What’s Maverick Musk Missing?

Elon Musk splits opinion down the middle. Brilliant maverick or maniac? Take your pick.

Tesla’s travails have brought his qualities as a leader into sharp focus. It’s tough to argue with his achievements and in an age when “getting things done” stands above all else, Musk has few entrepreneurial equals. However, there is a way to get things done, and one argument says that if Musk wasn’t so unconventional, so individual, maybe he could have accomplished more. It’s a big maybe, but it’s an interesting thought.

Tesla straddles Origin’s two worlds. Firstly, in spite of its size, Tesla still runs like a technology startup. The company bootstraps, lurching from funding round to funding round (even post IPO), furiously testing and iterating. It continues to go through the many stages of evolution that we’re going through, too. As a startup founder, this makes the latest saga compelling viewing.

The company’s current financial position is also a fascinating fixed income case study, with their CDS trading in the mid-high 500s and $1.8bn of high yield bonds trading at 87c on the dollar… (not even counting the debt it took on when it bought Solar City). Reassuring nervy investors who are beginning to question Musk’s leadership will be critical.

Thought pieces about Musk are either incredibly supportive or hypercritical. I’ll leave it to others to decide if he is (as his famous biography wants you to believe) one of the titans of our age or an opportunist who built his fortune on tax breaks and government largesse associated with the green movement.

Undeniably, Musk has an unparalleled ability to be brave, ambitious, and dream big. But, in order to realise their potential, an entrepreneur must also be meticulous, focused, and crucially, must be able to say no. Having the ability to confidently reject opportunities that might be a distraction allows an entrepreneur to put all their efforts into achieving their most important goal.

Talking as a business owner, as I watch the Tesla saga play out, it feels as if something’s amiss. Whilst Musk may have an abundance of ambition and drive, he clearly finds it difficult to focus.

One of my favourite stories is a tale of a conversation between Warren Buffett and his personal pilot, Mike Flint. They were discussing Flint’s life and career goals, and came up with 25 items. Buffett asked Flint to identify the 5 most important, which he did, and then boldly claimed he’d start working on them right away. When asked about the other 20, Flint said he’d look at them intermittently as he was working on the main 5. Buffett immediately replied, “No. You’ve got it wrong, Mike. Everything you didn’t circle just became your ‘avoid at all cost list.’ No matter what, these things get no attention from you until you’ve succeeded with your top 5.”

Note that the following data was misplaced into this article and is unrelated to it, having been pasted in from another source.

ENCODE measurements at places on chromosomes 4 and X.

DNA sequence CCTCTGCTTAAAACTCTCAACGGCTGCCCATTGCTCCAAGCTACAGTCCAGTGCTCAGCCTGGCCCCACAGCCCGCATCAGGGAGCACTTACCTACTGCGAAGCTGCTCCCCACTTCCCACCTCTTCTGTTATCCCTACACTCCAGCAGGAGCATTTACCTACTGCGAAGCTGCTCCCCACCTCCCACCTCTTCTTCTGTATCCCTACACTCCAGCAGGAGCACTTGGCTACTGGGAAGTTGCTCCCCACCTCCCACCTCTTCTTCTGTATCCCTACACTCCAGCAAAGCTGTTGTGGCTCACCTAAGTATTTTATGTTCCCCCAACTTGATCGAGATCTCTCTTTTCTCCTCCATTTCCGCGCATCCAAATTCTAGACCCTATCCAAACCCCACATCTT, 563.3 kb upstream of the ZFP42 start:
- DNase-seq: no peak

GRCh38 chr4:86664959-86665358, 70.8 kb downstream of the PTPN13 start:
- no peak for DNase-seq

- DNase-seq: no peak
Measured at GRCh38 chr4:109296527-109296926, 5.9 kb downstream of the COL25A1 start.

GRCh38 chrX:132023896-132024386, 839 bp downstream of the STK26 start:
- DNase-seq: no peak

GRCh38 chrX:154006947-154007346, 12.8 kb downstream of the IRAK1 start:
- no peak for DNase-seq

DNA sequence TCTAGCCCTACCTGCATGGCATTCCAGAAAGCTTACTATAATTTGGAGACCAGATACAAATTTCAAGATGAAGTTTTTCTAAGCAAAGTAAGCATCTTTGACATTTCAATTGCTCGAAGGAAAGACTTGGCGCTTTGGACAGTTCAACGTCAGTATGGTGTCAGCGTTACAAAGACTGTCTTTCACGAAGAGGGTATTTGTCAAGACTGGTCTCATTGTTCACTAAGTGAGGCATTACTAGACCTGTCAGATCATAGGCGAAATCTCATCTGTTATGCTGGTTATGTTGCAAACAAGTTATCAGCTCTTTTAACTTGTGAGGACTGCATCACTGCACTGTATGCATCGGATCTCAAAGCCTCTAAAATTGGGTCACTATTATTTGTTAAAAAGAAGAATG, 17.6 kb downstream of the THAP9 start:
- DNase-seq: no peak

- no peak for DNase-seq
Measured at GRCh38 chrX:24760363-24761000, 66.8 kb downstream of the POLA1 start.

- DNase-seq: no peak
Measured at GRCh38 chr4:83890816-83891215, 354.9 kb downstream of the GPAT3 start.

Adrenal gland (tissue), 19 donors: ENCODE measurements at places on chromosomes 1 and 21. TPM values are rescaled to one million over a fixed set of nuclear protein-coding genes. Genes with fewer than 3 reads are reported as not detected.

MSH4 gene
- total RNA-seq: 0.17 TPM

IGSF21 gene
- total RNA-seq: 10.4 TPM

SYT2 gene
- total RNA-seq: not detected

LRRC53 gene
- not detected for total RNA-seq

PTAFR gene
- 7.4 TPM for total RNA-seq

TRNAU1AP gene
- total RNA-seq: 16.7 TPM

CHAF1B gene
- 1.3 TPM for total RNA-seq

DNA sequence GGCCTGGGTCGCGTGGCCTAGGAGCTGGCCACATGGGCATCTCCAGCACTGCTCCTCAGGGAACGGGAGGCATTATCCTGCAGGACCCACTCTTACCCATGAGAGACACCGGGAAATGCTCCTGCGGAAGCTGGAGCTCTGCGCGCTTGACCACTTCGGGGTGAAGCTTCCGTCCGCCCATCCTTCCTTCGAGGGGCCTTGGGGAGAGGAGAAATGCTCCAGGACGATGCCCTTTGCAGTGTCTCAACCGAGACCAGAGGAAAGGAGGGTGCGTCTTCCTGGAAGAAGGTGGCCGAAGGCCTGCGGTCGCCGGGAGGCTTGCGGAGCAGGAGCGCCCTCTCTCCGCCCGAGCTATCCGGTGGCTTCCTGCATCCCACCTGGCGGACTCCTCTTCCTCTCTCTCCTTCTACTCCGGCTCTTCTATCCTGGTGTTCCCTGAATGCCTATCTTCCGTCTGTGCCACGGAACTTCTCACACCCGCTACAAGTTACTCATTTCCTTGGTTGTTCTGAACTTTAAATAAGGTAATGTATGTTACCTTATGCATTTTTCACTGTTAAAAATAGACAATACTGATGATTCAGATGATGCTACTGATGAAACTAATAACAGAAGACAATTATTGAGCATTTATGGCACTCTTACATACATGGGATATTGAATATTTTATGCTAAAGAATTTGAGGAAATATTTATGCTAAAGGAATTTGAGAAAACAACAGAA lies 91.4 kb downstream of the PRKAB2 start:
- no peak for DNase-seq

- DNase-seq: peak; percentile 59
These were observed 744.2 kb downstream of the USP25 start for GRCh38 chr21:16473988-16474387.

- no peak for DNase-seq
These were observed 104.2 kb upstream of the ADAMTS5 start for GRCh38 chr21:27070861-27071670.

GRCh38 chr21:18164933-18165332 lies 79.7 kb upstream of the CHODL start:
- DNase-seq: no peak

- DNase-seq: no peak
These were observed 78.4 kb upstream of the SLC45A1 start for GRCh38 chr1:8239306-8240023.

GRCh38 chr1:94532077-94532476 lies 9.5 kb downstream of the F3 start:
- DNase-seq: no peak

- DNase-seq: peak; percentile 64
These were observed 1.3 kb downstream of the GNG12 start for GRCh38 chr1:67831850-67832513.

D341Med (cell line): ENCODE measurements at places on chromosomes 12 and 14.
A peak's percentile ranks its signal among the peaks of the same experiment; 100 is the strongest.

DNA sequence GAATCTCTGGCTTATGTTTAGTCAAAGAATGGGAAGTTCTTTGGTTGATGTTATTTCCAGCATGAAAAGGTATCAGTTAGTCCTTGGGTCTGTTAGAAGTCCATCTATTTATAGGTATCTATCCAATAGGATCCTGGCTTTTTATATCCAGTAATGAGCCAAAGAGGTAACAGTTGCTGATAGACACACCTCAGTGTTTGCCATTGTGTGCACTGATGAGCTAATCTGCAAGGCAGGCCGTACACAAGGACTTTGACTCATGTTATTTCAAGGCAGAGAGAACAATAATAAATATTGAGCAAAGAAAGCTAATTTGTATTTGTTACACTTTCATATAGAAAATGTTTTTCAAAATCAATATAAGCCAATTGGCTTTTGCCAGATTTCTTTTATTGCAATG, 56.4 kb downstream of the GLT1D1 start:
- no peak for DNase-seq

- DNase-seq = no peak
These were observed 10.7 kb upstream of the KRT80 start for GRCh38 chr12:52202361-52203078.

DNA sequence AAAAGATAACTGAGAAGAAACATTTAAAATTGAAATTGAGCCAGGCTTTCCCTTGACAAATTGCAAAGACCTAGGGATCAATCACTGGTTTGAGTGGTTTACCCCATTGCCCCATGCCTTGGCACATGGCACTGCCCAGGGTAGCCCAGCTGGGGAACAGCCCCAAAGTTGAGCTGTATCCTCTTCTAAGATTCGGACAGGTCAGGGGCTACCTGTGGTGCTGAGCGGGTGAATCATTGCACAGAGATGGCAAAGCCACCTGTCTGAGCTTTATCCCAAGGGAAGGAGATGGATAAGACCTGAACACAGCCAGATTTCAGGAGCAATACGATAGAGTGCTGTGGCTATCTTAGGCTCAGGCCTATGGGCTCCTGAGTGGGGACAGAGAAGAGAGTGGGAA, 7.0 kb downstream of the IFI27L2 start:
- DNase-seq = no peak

By saying no, we focus, and by focusing we get things done.

As Tesla, Saudi Arabia, Thailand, flamethrowers, Azealia Banks, ‘Funding secured’ and the SEC keep on coming, I can’t help but think that Musk’s troubles are 99% self-inflicted. He’s spending his finite energy on the wrong things. If he was a little more focused, he would be a lot more productive. And, if you consider what he’s achieved given his current approach, imagine what he could achieve?

But can you ever contain a maverick? Should you bother to try? Their nature means that they’re individuals who choose to fly close to the hard deck.

One solution that has been suggested many times is that Musk needs a COO. And, in order to find someone who will stand up to him, he needs an independent board. Maverick personalities (Jobs, Page/Brin, Zuckerberg) who built tech giants (Apple, Google, Facebook) sought partners (Cook, Schmidt, Sandberg) who gave balance and ensured focus. Musk needs an equivalent now before he does irreparable damage to all that he’s built. Every Maverick needs a Goose, and every visionary entrepreneur needs an operational wingman. Even Musk.

At Origin, I’m lucky. And so is Rob. We have each other and, be it by fate or otherwise, we each have complementary skills. Which one is Goose and which one is Maverick? Well, that’s up for debate in the office, but one thing’s for certain, we’ve only got this far and stand any chance of going any further because we work together.